A new study has found that regular and long-term consumption of omega-3 fatty acids and oily fish can slash the risk of developing colorectal cancer by up to 40 per cent.
Over an impressive 22 years of study, both omega-3 and fish intake were associated with cancer risk reduction in the colon and rectum, according to findings by researchers from Harvard and Columbia University.
The research adds to the ever-growing list of healthy benefits linked to omega-3 fatty acids, such as aiding cognitive function, protecting the heart against cardiovascular disease, and reducing the risk of certain cancers.
In terms of colorectal cancer, a disease responsible for about 492,000 deaths each year around the world, the potential benefits have only been investigated in a small number of studies.
According to a recent meta-analysis by researchers from Wageningen University in the Netherlands, the overall body of science indicates that the incidence of colorectal cancer may be cut by 12 per cent by consuming more fish per week. In addition, for every additional serving of fish consumed per week the risk of developing the cancer could be cut by four per cent, stated the meta-analysis in the American Journal of Epidemiology.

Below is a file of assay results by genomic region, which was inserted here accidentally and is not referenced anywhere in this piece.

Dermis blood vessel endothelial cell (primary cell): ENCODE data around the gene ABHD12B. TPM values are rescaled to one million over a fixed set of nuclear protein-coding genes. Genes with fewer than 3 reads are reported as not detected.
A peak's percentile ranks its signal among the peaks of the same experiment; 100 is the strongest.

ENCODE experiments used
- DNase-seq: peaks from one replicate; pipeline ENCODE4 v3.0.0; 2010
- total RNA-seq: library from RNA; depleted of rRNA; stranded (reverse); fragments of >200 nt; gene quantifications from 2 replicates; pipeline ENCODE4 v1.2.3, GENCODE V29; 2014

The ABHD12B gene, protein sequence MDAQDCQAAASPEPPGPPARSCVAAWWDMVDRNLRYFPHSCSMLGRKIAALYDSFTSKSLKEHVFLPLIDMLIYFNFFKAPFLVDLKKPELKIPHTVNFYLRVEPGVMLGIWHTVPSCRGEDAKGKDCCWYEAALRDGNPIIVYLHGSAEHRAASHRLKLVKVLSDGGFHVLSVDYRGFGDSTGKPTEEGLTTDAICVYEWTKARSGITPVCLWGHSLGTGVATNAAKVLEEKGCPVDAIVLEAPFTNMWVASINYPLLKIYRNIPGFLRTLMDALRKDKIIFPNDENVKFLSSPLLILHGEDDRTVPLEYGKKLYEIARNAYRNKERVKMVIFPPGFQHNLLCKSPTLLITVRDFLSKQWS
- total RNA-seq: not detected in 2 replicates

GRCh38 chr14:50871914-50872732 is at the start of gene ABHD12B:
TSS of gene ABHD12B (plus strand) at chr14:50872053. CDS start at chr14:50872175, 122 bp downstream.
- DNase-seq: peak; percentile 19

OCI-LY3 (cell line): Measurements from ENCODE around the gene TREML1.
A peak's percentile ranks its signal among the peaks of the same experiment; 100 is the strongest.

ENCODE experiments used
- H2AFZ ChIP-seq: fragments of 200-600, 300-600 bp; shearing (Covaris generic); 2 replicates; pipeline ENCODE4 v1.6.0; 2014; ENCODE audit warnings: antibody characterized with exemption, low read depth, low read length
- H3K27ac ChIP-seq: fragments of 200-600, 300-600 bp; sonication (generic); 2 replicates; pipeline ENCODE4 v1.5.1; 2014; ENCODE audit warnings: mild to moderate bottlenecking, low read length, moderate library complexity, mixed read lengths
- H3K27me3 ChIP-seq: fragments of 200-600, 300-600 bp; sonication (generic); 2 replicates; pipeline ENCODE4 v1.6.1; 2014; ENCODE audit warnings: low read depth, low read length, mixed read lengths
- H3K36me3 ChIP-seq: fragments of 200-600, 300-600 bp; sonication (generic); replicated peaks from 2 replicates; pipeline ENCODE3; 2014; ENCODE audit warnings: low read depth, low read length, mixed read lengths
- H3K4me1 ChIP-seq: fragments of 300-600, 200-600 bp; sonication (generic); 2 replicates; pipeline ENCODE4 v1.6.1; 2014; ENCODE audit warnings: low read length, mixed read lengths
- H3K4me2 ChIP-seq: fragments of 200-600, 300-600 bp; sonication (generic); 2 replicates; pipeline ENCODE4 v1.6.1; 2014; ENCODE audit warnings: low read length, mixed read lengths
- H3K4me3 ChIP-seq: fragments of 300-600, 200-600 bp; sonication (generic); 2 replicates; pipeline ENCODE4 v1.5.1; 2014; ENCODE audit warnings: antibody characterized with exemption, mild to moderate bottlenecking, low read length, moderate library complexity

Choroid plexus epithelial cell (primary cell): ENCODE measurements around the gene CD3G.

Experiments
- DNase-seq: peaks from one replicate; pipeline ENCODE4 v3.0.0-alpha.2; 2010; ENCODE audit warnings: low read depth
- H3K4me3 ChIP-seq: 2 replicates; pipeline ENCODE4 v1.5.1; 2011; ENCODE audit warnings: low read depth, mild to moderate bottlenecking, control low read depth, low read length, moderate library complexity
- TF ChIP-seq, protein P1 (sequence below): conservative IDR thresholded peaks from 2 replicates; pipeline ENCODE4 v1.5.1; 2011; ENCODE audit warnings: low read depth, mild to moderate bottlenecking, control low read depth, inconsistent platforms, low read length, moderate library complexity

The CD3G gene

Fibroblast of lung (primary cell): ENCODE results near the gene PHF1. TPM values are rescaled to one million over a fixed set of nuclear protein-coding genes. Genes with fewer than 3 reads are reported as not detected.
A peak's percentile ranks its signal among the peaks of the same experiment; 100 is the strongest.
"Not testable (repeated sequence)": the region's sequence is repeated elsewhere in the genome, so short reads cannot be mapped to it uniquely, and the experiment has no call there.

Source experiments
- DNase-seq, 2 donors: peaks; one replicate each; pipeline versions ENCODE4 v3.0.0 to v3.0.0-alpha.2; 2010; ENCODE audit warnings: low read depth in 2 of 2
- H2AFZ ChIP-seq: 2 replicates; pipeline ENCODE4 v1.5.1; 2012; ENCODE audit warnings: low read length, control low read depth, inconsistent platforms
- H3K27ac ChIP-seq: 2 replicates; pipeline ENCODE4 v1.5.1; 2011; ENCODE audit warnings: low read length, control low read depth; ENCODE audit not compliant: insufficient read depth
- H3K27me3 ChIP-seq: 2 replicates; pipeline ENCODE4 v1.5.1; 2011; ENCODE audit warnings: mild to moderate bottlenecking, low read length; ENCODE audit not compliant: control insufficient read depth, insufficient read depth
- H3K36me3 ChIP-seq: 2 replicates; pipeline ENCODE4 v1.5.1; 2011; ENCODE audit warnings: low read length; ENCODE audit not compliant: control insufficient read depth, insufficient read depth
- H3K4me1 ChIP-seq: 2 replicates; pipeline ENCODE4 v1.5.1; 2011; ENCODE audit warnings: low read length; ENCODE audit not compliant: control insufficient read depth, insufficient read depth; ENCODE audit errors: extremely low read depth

Assessing the results
In terms of the Harvard-Columbia University study, Megan Hall and her fellow researchers followed 21,376 men participating in the Physicians’ Health Study (PHS) trial (started in 1982) for an average of 22 years. The men’s intake of fish, and subsequently omega-3 fatty acid intake, was calculated from an abbreviated food-frequency questionnaire.
Over the course of the study, 500 cases of colorectal cancer were diagnosed. In terms of fish intake, the highest average intake was associated with a 40 per cent reduction in the risk of colorectal cancer. In addition, this link was relevant for both colon and rectal cancers.
When the scientists focussed on omega-3 fatty acid consumption, they found similar associations, with the highest intakes linked to a 26 per cent reduction in colorectal cancer risk, compared to the lowest average intake.
Commenting on the findings Hall said: “Our results from this long- term prospective study suggest that intakes of fish and long-chain n- 3 fatty acids from fish may decrease the risk for colorectal cancer”.
Different omega-3, different effects
A study published last year in the American Journal of Epidemiology (Vol. 166, pp. 1116-1125) reported that different omega-3 fatty acids conferred different levels of protection. Indeed, increased intake of eicosapentaenoic acid (EPA) was associated with a 41 per cent reduction in risk, while docosahexaenoic acid (DHA) was associated with a 37 per cent reduction in risk, comparing highest against lowest average intakes.
It has previously been proposed that omega-3 fatty acids may inhibit the omega-6 arachidonic acid (AA) cascade that has been linked to cancer formation and cell proliferation.
Metabolism of fatty acids produces compounds called prostaglandins, which can be either pro- or anti-inflammatory. The prostaglandins derived from omega-3 fatty acids are said to be anti-inflammatory and may protect against the development of cancer, while prostaglandins derived from omega-6 fatty acids, like AA, are proposed to be pro- inflammatory.
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